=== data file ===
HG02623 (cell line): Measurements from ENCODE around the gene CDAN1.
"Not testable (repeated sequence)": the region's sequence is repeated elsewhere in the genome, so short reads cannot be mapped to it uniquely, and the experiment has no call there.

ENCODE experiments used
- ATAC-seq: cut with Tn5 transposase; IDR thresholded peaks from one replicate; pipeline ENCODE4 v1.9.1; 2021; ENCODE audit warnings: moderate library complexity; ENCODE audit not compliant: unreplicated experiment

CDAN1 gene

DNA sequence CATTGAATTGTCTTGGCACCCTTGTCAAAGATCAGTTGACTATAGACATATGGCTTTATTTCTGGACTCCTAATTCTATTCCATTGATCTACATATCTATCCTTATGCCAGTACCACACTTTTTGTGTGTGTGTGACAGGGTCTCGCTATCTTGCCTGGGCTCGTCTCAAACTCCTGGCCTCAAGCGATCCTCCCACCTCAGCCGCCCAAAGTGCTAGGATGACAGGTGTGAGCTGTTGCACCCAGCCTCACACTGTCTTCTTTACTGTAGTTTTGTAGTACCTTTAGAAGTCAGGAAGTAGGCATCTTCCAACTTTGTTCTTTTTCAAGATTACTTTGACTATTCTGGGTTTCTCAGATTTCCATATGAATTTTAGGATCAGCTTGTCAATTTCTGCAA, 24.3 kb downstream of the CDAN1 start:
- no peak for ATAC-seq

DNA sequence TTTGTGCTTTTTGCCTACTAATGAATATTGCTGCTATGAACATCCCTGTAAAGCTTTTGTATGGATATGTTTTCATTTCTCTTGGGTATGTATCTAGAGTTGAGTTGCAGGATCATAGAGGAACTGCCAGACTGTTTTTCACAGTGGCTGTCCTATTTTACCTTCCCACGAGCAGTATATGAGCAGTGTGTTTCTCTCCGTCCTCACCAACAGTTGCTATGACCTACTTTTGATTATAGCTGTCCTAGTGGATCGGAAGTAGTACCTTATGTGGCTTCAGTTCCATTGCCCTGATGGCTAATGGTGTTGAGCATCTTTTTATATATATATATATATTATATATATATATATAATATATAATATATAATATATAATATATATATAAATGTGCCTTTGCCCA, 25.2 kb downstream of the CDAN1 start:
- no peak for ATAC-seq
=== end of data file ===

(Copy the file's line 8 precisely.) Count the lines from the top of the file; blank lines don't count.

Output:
DNA sequence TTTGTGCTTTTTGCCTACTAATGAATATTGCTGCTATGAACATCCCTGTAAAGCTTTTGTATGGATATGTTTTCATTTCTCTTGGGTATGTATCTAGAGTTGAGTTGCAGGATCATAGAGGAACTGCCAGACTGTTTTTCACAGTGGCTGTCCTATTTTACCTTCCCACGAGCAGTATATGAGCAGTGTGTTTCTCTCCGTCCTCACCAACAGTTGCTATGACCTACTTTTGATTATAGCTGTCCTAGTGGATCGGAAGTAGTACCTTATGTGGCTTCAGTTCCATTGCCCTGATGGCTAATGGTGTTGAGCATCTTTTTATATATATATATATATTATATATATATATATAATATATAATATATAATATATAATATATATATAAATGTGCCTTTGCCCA, 25.2 kb downstream of the CDAN1 start: